Corporate Transparency Act reporting: What we know so far

In an effort to curb money laundering and creation of shell companies, the Corporate Transparency Act (“CTA”) was enacted by Congress in January 1, 2021 and requires that as of January 1, 2024, corporate entities have to report to the government personal information about the beneficial owners of the entity (Beneficial Ownership Information, or “BOI”).   This will affect LLCs, limited partnerships, and smaller corporations, even if the entity was just created for estate planning purposes.  Exempt entities will include – but are not limited to – large operating companies, public companies, tax-exempt entities, and security dealers.  (The rationale for exemption appears to be that they are already highly regulated.)

The rules require that any person who owns 25%+ or controls an entity (for example, the Manager of the business, even if that person is not an owner) has to report personal BOI information to FinCEN (the Department of the Treasury’s Financial Crimes Enforcement Network).

The kind of information to be reported is name, date of birth, physical address, identification number (e.g. driver’s license or passport) and a picture of the ID.  Some of this is similar to what is reported to the State of Maine on the Annual Report filing, but it digs deeper.  The person reporting all of this information on behalf of the entity, even if a non-owner or non-manager, will also have to report their personal information.

The BOI reporting requirement seems like an extension of similar information already reported to financial institutions (i.e. Know Your Customer (“KYC”) compliance).  However, this is new for entities, and it strips away a shield of privacy, which was often the original motivation for forming these small companies.  Many people are worried about keeping their private information secure, especially as reporting is done on a web-based system.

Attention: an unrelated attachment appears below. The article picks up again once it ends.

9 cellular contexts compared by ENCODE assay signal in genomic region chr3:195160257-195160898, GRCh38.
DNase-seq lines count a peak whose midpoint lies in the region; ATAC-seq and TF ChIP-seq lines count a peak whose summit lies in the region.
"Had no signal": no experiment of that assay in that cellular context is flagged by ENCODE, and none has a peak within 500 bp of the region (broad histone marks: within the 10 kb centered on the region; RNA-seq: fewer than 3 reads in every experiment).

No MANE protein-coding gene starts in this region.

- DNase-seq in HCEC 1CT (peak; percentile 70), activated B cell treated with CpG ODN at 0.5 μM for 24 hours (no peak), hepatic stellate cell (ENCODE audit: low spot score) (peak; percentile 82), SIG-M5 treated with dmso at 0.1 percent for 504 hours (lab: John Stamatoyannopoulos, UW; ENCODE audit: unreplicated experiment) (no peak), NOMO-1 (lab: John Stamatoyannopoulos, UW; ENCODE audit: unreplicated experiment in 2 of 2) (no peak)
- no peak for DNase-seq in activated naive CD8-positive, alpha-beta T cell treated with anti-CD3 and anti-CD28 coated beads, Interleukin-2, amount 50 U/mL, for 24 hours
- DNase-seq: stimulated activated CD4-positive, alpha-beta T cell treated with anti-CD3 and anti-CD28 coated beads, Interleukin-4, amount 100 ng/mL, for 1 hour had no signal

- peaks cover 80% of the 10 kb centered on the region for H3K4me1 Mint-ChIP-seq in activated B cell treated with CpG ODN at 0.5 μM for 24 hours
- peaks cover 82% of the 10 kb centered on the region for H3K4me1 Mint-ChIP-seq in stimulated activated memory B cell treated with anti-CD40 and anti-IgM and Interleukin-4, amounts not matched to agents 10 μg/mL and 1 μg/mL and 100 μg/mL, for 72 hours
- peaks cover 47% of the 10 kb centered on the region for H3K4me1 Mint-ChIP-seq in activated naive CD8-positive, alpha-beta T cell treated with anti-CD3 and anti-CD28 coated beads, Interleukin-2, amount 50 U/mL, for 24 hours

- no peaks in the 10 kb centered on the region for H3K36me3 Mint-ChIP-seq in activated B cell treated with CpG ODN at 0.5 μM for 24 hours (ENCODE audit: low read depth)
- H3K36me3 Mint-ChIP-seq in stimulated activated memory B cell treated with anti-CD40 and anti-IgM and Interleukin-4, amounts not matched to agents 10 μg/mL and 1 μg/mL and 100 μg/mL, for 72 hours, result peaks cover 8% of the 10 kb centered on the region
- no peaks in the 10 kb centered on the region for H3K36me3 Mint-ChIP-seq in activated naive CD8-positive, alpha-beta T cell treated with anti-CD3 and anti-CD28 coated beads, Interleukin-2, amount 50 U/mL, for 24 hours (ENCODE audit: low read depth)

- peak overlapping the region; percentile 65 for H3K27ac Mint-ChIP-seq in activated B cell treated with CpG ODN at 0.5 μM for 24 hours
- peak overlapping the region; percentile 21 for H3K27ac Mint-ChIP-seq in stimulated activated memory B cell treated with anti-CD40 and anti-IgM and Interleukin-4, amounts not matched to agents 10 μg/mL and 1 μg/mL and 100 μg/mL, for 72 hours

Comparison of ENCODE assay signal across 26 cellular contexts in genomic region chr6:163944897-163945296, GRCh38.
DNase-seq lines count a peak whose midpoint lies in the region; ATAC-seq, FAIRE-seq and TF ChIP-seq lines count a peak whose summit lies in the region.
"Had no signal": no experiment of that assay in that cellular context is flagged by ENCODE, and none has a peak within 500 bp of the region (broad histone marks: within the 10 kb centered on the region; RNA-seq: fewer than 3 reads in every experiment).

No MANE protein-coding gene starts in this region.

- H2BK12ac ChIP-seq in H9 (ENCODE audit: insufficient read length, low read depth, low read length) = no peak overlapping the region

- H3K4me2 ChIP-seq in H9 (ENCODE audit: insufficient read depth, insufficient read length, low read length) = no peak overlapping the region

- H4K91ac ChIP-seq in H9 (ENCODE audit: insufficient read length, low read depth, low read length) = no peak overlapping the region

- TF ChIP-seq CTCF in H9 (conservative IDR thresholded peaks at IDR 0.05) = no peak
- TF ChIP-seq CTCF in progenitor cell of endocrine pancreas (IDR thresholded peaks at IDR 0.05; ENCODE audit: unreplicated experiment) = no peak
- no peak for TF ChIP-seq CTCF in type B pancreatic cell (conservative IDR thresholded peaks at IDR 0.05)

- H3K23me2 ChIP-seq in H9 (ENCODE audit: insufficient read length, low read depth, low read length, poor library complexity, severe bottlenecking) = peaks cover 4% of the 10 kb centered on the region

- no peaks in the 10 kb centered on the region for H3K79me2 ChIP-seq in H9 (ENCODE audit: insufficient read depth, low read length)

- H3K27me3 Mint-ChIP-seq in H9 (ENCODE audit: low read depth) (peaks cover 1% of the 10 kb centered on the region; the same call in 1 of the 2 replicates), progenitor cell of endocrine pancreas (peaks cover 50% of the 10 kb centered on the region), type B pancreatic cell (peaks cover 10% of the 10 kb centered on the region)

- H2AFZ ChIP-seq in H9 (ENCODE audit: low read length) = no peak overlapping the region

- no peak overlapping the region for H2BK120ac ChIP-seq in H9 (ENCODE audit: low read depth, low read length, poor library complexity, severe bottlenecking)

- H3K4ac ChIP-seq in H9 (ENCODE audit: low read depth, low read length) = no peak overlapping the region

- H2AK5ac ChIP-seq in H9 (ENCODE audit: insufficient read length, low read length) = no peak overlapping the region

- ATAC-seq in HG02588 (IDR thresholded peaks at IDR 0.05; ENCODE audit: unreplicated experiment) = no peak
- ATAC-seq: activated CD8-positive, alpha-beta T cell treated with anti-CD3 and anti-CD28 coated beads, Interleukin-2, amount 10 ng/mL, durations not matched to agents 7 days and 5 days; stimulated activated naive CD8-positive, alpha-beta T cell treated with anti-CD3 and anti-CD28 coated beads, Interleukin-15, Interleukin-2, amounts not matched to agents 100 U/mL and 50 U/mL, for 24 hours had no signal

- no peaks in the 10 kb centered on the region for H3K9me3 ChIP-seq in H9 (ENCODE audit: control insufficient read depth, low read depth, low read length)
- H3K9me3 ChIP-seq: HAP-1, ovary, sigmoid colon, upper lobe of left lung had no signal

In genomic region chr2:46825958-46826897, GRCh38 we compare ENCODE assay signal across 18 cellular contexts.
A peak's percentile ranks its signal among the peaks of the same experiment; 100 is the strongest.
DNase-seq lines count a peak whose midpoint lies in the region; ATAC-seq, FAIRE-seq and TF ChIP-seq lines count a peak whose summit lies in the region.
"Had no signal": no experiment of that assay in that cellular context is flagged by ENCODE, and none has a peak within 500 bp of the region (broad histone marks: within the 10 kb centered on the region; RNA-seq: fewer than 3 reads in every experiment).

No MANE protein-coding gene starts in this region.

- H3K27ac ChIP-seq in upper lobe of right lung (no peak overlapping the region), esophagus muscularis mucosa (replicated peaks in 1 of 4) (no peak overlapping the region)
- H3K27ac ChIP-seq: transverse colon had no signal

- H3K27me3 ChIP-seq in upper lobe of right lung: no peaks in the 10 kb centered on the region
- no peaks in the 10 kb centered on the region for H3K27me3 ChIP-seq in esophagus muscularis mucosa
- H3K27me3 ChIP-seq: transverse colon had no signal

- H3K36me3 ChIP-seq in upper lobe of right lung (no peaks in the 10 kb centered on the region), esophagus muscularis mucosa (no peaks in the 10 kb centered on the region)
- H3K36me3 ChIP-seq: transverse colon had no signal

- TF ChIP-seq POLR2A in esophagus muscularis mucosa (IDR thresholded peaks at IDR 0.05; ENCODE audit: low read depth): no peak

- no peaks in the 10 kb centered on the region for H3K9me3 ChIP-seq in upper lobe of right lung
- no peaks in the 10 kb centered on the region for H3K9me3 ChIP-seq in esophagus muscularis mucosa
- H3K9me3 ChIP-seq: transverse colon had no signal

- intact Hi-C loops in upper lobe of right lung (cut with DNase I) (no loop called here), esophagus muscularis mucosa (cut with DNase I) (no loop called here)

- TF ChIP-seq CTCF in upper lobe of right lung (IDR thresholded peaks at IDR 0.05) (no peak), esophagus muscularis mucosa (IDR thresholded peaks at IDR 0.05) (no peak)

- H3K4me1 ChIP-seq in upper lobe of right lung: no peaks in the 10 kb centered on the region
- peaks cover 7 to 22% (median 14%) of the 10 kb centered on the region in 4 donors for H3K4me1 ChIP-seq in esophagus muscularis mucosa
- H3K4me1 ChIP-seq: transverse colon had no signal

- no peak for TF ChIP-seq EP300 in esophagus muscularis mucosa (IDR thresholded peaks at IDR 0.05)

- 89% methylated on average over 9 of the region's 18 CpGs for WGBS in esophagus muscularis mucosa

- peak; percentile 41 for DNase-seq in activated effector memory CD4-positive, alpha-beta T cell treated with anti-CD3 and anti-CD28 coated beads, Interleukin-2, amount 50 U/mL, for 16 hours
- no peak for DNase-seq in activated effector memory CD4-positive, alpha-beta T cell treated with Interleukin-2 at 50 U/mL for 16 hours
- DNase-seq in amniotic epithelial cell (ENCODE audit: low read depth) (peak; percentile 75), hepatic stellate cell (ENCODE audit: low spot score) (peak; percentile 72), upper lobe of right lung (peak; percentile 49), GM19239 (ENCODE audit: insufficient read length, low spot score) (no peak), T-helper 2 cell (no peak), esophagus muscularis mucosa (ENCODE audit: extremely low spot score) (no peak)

The biggest challenge we foresee is that data must be kept current with FinCEN.  This differs from the Know Your Customer rules, which are implemented when a financial account opens and then, depending on the risk level assigned to that customer, have to be updated every 2-10 years.  With BOI, if any beneficial owner changes an address, it must be reported within 30 days.  If you renew your driver’s license, add a new owner, hire a new manager, or move to a new apartment, you must update that information.  The penalty is $500 per day up to a maximum of $10,000 and/or imprisonment up to 2 years.  It is not clear if the penalty be assessed proactively.

Entities that form after January 1, 2024 must report BOI data to FinCEN within 30 days; existing businesses have until December 31, 2024 calendar year to bring their records current. 

FinCEN is creating a special online reporting system known as the Beneficial Ownership Secure System (“BOSS”). Government access will be limited to people with certain high-level security clearances. At the time of this writing (September, 2023), this database has not been unveiled to the public. It is possible that the rollout date of January 1 will have to be postponed. However, information gathering may take time and we encourage business clients to begin to prepare.

There are many unknowns about the practical rollout of this program.  Will you be able to print a report from BOSS of what you filed? Will you have to re-fill in certain data every time?  Will any inputter be able to see the private information for all beneficial owners? Will each person be able to login to update his/her own data, or will the login be limited to one person representing the entity?  Will answering “unknown” to a field trigger consequences?

Professionals who help with corporate entities (e.g. attorneys and accountants) do not have certainty in this area but are working to find a system to assist their clients. There are still a lot of questions on how BOI reporting will roll out.  At our office, we are continuing to think through logistics and potential problems that our clients might face.  Current corporate clients (i.e. those who use us as Clerk or Registered Agent) will receive formal notification from us about next steps for meeting this requirement. 

Rev. 09/23

The information presented on this website is general in nature and not intended to be legal advice. No attorney-client relationship will exist with Jones, Kuriloff & Sargent, LLC unless we agree in writing after a personal consultation. Please contact us for a consultation on your particular situation.